Devoted to the Propagation and Defense of New Testament Christianity
June 10, 1954

The Thief On The Cross

Roy Burgess

There are some things very plain and clear about the story of the thief on the cross. There are some thinks we can know for a certainty. Luke says these thieves were "malefactors." Webster defines this word as "criminal; evil doer, culprit; felon."

Placing our Savior between two such men would show how hatred reigned supreme in the hearts of these men. I picture in my mind the Savior's cross as being more outstanding so as to show that he was a worse criminal.

He Asked To Be Remembered

Not like the Philippian Jailor, who asked, "What must I do to be saved," he asked to be remembered. The fact that he mentioned the Kingdom showed that he probably thought Jesus would set up a Kingdom similar to that of David of old. This was the impression the disciples had. They even asked the Lord to restore it (Acts 1:6). John preached it was at hand (Matt. 3:1). Jesus also preached it was at hand (Matt. 4:17). Jesus built it on Pentecost after his resurrection (Mark 9:1; Acts 2:1-4). It is here NOW! (Col. 1:13).

Lord Promised The Thief Would Be With Him

The thief had railed on him, but seemingly now is penitent. The Lord said, "Today shalt thou be with me in paradise."

Jesus Died Six Hours Later; Joseph Buried Him

The Son of God from heaven now in a borrowed tomb! He had humbled himself, and became obedient unto death, even the death of the cross. His work now finished, he was laid hurriedly in the tomb before the "High day" was closed.

Thieves' Legs Were Broken

But when they came to the Lord, he was dead already. A prophecy was fulfilled that a "Bone of him shall not be broken" (Psalms 34:20).

Jesus Did Not Go To Heaven That Day

In John 20:17 Jesus told the women, "Touch me not for I have not yet ascended to my Father." It is evident that the thief did not go to heaven that day for he was to go with Jesus where ever Jesus went. Jesus did rest or was in a state of peace. Since the thief was to be with him that day, and Jesus did not go to heaven that day, then it follows that the thief did not go to heaven. Some say the thief just went to the grave that day as Jesus did. Regardless of his destiny.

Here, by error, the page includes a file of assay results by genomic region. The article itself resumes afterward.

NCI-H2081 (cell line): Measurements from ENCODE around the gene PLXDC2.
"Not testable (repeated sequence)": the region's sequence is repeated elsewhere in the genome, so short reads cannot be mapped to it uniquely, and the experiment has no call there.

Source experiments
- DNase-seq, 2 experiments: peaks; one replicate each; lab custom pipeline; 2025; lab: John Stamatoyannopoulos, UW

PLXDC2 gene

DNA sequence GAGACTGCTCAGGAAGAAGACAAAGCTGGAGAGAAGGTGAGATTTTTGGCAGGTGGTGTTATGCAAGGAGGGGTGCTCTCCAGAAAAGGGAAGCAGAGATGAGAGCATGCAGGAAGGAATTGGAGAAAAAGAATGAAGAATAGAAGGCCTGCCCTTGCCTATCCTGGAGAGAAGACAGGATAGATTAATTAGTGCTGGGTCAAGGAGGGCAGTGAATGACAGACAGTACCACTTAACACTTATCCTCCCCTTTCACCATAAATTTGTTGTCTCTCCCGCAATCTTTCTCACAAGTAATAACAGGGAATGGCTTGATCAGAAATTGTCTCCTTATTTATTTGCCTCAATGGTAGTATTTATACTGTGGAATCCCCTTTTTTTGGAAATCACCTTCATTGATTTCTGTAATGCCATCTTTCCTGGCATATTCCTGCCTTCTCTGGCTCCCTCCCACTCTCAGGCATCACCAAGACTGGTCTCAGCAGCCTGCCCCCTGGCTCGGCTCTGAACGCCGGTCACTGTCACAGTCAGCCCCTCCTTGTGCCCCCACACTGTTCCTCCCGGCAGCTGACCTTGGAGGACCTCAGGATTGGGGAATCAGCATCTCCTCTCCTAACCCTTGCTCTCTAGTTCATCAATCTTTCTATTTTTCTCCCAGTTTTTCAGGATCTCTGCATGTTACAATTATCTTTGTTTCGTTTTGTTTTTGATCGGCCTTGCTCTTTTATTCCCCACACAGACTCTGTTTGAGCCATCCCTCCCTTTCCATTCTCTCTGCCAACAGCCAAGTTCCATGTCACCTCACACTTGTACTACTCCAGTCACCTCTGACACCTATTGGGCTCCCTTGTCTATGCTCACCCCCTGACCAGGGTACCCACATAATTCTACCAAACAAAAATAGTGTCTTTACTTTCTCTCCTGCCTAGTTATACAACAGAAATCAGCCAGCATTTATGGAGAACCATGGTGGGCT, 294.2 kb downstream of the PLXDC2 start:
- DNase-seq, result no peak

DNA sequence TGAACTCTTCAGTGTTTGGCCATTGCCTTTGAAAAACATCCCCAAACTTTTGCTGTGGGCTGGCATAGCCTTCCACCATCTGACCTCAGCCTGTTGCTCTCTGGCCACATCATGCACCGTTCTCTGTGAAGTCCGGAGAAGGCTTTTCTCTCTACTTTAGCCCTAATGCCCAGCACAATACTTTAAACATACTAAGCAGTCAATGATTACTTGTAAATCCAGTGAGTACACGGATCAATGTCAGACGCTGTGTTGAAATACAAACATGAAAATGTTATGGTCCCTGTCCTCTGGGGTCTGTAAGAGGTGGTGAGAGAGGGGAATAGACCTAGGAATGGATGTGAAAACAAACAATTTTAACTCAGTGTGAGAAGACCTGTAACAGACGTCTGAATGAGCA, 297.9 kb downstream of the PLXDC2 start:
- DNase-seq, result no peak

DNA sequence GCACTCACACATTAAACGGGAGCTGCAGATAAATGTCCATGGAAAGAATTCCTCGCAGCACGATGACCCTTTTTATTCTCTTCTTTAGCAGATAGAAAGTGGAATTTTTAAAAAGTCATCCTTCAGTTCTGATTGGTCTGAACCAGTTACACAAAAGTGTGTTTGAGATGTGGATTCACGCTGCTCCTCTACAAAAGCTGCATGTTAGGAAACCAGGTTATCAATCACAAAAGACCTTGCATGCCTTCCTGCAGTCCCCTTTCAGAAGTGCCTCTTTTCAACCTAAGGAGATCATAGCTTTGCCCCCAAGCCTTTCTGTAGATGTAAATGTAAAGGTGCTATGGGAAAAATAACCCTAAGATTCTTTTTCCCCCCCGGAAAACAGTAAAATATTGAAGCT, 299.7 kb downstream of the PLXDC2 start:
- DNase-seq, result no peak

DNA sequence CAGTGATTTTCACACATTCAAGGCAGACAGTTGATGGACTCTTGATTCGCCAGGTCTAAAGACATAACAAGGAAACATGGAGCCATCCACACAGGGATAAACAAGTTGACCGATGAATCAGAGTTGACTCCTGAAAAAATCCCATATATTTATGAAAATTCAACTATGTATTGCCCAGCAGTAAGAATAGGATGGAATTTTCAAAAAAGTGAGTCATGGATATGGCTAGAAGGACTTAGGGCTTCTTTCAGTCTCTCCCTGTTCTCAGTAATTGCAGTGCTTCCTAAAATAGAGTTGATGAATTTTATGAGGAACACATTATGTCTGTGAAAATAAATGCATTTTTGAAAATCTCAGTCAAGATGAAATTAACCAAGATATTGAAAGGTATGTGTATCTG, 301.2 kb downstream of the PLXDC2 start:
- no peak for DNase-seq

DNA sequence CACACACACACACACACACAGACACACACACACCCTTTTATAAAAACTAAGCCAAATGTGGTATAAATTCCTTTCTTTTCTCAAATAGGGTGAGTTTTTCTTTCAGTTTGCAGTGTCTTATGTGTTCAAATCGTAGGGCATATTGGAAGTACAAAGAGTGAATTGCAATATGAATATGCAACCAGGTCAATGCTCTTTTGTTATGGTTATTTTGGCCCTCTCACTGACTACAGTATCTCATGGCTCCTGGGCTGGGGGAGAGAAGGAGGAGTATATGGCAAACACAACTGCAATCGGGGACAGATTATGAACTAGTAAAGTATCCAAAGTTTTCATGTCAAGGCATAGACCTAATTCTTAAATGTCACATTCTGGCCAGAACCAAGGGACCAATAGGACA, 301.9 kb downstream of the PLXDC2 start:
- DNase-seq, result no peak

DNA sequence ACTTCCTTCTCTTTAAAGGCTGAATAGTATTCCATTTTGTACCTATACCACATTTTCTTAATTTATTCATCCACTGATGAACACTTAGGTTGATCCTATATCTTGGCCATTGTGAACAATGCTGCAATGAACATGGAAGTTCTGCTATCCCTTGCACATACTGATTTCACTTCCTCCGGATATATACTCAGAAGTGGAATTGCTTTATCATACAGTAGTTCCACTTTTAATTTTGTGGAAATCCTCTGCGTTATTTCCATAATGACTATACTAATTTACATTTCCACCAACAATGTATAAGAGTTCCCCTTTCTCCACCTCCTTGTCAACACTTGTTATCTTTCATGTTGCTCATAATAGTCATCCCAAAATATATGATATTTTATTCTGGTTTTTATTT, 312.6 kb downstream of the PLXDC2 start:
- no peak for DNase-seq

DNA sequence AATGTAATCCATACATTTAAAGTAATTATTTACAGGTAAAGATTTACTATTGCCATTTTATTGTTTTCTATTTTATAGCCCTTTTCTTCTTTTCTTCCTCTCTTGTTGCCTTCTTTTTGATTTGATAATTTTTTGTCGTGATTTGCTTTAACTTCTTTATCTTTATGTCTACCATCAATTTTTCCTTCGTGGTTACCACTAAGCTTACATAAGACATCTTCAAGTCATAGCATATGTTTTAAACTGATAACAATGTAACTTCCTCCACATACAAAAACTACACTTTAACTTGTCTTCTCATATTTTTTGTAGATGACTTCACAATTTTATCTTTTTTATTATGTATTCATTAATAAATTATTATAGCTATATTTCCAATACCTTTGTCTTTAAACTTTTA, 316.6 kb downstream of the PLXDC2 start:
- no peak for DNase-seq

It Does Not Make Void God's Command To Be Baptized

The thief died before the commission was given. It was almost forty days after the death of the thief before the command to be baptized in the name of Jesus was given (Mark 16:16; Matt. 28; Acts 1:3).

Holy Ghost Not Yet Given To Guide Apostles

The thief died before the Holy Ghost came upon the Apostles to guide them into all truth (John 16:13-16; Acts 2:1-4). Through the mouths of the apostles the Holy Ghost made known the law of pardon to alien sinners. He told them what they must do to be saved. Regardless of what was told him, this would in no wise make the command to all, given later, void.

New Testament Law Not In Force

Since Jesus had not died, his will was not in force (Heb. 9:16-17) hence, the command to be baptized into the name of Jesus Christ (Matt. 28:18-20) was not binding on the thief. If Jesus had given the command to him, as he has given this side of the cross, to all responsible beings, he could not be saved without obeying it. Baptism is in the will. Man must do the will (Matt. 7:21; James 1:25).

Words To The Thief No Proof That Baptism Not Necessary

If we admit that the thief was saved (?) though he did not ask for salvation it would not prove that we can be saved without being baptized. Obedience to the Law of the Spirit makes us free now (Rom. 8:1; Rom. 6:17,18; John 8:32). Baptism is a command in the law of the Spirit (Acts 10:48; 22:16; 1 Peter 3:21)

Cannot Prove That Thief Not Baptized

In Matthew 3:5-7 John baptized the people of "Jerusalem, Judea, and the region round about Jordan." If we are going to suppose that the thief was never baptized, would not this scripture always haunt us with the realization that perhaps John did baptize him, and he became a backslider. Which is more reasonable to believe, if we must suppose a case? ?

Beloved friend, this case is used more than any other to prove ( ?) that one can be saved without being baptized. It is easier to walk right up and face the facts than quibble about the thief. Jesus commanded baptism, and there is not one single responsible person who can get by God's judgment seat at that final day in safety, without it (1 Peter 3:21; Mark 16:16). While Jesus lived, he could SPEAK the word, and thus impart his blessings. Now he chooses to bless man with salvation, or forgiveness of sins, when man shows his deep faith in him in his willingness to obey his commands (Heb. 5:8,9). Salvation or forgiveness is now IN Christ — in his Spiritual body (2 Tim. 2:10; Eph. 1:7) and the only way to get INTO CHRIST is to be baptized after believing and repenting of sins (Gal. 3:27; Rom. 6:3; 1 Cor. 12,13). When one gladly receives the Word, as the people on Pentecost did (Acts 2) that one will be baptized, and he will not argue and quibble over the thief about it. The man who says you can be saved without being baptized is the greatest enemy your soul can ever know. He is blind (2 Cor. 4:4) and the god of this world will cause him to blind you if it is possible.

Better Read And Heed The Truth

Search the New Testament, and see if it is necessary to be baptized. Read the twenty-eight chapters in Acts and see for yourself. If you read prayerfully, you will find people hearing, believing, repenting, confessing Jesus, and being baptized! All this was required in order to be saved. Don't just read a verse that says believe, and think that is all. Read every case of conversion, and find everything that was required. Let no man deceive you: Open the Book!!


There are two roads. One leads to heaven and the other to hell (Matt. 7:13-14). On which road is baptism? If on the road to heaven, can one get to heaven without going the road?